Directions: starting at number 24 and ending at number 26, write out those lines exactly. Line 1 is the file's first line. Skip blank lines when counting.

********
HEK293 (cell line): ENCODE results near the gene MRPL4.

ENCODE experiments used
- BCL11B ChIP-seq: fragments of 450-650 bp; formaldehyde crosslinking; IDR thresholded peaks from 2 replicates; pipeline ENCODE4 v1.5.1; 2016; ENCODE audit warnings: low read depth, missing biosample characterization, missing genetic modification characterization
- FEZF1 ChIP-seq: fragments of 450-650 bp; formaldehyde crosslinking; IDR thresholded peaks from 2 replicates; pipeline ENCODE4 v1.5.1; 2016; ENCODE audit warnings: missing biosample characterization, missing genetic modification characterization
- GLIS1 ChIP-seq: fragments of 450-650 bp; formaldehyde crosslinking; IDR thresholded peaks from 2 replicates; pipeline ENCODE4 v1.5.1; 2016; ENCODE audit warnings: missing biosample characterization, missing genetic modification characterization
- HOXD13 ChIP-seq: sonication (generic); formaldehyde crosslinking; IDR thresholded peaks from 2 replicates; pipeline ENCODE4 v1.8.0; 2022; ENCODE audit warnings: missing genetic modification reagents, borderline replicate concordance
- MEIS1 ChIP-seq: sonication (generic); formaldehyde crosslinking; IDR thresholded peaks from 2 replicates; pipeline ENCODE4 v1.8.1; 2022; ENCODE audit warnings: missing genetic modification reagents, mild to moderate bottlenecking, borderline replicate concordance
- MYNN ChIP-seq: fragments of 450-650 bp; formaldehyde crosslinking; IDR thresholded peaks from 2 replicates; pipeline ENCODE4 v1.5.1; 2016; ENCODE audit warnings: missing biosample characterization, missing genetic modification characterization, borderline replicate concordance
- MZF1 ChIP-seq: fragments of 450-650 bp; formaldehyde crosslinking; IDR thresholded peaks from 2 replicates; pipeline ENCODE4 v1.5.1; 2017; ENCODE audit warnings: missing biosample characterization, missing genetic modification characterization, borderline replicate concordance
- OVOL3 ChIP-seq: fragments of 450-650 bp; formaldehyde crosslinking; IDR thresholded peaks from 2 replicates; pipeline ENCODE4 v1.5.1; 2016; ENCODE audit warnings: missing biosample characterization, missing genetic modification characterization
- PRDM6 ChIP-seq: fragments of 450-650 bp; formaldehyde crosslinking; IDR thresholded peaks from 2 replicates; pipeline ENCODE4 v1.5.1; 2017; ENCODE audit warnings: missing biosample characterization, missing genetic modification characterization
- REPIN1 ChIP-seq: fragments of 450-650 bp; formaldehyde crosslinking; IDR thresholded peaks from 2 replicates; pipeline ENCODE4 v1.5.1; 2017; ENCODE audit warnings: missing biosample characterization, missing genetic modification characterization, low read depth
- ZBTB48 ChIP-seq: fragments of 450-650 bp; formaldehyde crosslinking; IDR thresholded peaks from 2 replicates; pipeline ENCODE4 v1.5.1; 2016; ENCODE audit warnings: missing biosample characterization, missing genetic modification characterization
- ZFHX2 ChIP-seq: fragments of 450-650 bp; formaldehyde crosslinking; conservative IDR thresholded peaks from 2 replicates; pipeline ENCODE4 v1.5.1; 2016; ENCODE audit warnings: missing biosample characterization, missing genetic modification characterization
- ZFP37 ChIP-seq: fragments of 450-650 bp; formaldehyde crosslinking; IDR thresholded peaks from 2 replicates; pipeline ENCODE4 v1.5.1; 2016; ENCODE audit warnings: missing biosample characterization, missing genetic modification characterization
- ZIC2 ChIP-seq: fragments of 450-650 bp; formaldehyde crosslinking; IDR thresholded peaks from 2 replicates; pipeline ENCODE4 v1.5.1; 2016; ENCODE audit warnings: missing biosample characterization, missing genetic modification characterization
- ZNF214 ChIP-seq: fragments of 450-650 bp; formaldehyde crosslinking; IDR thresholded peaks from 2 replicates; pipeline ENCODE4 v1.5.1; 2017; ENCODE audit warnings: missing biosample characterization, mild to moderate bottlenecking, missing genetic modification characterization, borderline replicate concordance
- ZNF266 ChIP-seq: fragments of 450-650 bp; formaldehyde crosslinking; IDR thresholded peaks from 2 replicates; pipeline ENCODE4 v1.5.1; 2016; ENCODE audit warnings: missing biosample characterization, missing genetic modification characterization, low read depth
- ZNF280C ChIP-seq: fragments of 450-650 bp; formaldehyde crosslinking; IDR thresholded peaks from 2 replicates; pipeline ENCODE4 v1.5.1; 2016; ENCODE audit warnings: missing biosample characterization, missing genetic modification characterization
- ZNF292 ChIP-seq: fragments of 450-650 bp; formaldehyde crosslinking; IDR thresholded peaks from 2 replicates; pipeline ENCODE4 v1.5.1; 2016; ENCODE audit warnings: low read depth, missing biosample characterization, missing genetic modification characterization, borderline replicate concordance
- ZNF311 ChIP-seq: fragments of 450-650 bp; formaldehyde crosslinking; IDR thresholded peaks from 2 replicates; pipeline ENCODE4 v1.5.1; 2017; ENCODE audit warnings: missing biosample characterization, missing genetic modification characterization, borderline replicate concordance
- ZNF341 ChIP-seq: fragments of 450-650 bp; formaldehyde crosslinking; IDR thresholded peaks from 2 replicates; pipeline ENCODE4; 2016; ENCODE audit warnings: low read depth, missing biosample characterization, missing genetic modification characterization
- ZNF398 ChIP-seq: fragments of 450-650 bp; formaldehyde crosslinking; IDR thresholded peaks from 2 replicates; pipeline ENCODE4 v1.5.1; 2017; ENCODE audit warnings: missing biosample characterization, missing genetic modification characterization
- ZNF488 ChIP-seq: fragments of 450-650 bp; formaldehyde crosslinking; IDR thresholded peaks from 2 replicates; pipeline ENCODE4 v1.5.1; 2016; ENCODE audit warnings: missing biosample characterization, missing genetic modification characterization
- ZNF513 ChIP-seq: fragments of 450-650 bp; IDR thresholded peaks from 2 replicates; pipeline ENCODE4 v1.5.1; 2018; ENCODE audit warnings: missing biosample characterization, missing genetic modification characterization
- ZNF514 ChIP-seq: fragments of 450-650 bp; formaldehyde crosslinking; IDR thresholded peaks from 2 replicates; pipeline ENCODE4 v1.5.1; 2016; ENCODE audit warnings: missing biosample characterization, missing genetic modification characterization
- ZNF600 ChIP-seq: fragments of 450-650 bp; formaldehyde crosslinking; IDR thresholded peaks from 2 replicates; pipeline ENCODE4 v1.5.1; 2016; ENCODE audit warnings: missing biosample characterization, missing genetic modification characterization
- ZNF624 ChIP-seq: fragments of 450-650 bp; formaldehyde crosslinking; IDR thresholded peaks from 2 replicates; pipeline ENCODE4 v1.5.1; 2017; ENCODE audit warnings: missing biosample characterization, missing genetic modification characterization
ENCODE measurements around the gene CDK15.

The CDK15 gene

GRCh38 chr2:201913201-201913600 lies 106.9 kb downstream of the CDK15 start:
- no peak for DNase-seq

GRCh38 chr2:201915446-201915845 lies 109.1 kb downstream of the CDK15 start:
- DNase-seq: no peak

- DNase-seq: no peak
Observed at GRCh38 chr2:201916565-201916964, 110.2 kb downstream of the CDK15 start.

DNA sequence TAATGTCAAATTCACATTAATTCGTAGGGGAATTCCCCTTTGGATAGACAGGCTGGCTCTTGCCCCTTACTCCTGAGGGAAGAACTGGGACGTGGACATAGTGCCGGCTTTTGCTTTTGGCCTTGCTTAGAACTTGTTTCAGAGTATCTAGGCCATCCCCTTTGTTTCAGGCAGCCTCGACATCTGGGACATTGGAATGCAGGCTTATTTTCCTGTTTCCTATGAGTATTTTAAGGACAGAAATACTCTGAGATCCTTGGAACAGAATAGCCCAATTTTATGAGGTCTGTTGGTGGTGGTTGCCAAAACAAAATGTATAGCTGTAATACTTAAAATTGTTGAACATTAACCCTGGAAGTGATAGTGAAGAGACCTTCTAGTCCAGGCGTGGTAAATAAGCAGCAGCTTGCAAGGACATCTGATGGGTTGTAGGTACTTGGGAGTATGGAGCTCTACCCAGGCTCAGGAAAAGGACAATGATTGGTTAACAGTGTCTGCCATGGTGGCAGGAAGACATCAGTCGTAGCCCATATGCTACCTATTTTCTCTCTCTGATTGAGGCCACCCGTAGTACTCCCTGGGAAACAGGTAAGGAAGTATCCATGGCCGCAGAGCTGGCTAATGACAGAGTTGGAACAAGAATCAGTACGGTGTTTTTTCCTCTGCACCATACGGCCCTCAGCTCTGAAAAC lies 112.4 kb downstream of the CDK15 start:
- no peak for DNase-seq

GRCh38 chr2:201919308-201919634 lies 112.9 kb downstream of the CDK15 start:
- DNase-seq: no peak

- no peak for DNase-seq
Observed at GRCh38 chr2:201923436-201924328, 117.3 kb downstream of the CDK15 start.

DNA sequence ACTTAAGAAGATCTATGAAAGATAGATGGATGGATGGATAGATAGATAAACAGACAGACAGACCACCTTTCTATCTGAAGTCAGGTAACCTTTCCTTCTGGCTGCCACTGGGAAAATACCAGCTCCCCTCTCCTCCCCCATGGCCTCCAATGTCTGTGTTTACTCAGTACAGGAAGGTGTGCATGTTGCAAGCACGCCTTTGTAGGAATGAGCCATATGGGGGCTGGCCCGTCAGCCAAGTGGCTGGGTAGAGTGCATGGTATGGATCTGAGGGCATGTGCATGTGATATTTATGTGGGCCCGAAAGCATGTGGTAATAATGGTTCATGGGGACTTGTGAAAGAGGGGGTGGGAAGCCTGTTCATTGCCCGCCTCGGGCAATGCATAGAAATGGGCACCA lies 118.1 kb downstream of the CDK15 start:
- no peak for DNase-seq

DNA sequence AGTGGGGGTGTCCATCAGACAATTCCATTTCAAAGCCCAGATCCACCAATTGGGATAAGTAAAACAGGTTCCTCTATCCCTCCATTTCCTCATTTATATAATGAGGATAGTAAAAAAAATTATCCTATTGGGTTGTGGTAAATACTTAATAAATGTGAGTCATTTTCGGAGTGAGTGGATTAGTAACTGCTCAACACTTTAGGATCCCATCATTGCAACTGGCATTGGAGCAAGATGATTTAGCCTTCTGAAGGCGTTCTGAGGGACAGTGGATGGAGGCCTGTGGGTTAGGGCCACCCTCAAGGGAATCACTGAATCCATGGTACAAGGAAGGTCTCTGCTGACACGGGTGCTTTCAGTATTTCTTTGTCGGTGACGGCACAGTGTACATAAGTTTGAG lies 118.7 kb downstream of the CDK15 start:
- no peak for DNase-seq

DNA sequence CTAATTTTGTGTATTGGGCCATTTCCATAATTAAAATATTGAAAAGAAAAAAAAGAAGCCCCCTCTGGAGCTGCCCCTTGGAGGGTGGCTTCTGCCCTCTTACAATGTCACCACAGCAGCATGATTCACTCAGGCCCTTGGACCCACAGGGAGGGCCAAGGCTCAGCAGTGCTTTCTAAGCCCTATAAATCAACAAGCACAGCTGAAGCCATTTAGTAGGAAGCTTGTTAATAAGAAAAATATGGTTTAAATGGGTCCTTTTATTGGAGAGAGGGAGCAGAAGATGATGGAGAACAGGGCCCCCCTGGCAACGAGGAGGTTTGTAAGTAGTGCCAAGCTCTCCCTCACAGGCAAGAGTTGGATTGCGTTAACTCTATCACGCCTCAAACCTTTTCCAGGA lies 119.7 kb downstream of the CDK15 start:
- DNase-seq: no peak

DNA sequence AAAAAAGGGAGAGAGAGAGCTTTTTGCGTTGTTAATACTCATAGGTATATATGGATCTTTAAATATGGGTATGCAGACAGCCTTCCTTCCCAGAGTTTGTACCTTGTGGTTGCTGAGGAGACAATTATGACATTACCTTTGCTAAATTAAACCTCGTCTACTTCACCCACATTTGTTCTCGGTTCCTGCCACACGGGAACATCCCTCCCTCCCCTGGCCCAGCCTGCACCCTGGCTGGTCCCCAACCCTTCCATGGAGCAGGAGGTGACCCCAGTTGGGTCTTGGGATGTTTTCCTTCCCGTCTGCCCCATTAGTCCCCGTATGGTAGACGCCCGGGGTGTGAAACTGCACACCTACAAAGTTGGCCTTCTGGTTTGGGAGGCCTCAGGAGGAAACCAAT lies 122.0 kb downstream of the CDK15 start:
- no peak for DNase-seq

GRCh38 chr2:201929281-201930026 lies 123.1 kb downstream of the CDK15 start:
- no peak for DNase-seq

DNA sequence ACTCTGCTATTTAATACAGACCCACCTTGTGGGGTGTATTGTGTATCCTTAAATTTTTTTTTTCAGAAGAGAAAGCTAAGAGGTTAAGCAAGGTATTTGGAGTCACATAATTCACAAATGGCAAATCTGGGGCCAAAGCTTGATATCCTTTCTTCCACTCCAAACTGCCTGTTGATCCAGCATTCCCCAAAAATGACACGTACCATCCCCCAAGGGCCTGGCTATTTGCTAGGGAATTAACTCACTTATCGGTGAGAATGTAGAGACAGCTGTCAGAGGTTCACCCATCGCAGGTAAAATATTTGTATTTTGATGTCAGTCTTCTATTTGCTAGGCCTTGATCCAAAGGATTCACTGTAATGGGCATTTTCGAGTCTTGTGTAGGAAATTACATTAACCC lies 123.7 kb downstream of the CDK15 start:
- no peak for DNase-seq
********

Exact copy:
- ZNF488 ChIP-seq: fragments of 450-650 bp; formaldehyde crosslinking; IDR thresholded peaks from 2 replicates; pipeline ENCODE4 v1.5.1; 2016; ENCODE audit warnings: missing biosample characterization, missing genetic modification characterization
- ZNF513 ChIP-seq: fragments of 450-650 bp; IDR thresholded peaks from 2 replicates; pipeline ENCODE4 v1.5.1; 2018; ENCODE audit warnings: missing biosample characterization, missing genetic modification characterization
- ZNF514 ChIP-seq: fragments of 450-650 bp; formaldehyde crosslinking; IDR thresholded peaks from 2 replicates; pipeline ENCODE4 v1.5.1; 2016; ENCODE audit warnings: missing biosample characterization, missing genetic modification characterization